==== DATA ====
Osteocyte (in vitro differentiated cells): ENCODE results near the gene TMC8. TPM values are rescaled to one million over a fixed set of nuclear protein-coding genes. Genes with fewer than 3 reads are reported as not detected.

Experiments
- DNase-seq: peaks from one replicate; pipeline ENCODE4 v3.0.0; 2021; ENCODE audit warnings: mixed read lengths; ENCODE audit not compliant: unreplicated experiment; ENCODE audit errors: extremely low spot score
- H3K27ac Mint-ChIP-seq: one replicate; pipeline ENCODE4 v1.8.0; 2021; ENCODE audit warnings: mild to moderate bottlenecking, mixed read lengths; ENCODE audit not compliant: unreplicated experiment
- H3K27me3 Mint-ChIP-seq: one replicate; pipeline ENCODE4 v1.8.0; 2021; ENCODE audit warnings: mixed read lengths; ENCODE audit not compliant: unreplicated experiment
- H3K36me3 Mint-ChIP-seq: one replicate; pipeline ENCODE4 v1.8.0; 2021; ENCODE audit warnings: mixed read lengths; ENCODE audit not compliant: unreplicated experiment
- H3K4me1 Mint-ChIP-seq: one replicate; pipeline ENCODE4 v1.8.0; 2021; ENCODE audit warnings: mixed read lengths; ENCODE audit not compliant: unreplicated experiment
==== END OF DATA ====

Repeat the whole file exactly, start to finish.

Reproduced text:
Osteocyte (in vitro differentiated cells): ENCODE results near the gene TMC8. TPM values are rescaled to one million over a fixed set of nuclear protein-coding genes. Genes with fewer than 3 reads are reported as not detected.

Experiments
- DNase-seq: peaks from one replicate; pipeline ENCODE4 v3.0.0; 2021; ENCODE audit warnings: mixed read lengths; ENCODE audit not compliant: unreplicated experiment; ENCODE audit errors: extremely low spot score
- H3K27ac Mint-ChIP-seq: one replicate; pipeline ENCODE4 v1.8.0; 2021; ENCODE audit warnings: mild to moderate bottlenecking, mixed read lengths; ENCODE audit not compliant: unreplicated experiment
- H3K27me3 Mint-ChIP-seq: one replicate; pipeline ENCODE4 v1.8.0; 2021; ENCODE audit warnings: mixed read lengths; ENCODE audit not compliant: unreplicated experiment
- H3K36me3 Mint-ChIP-seq: one replicate; pipeline ENCODE4 v1.8.0; 2021; ENCODE audit warnings: mixed read lengths; ENCODE audit not compliant: unreplicated experiment
- H3K4me1 Mint-ChIP-seq: one replicate; pipeline ENCODE4 v1.8.0; 2021; ENCODE audit warnings: mixed read lengths; ENCODE audit not compliant: unreplicated experiment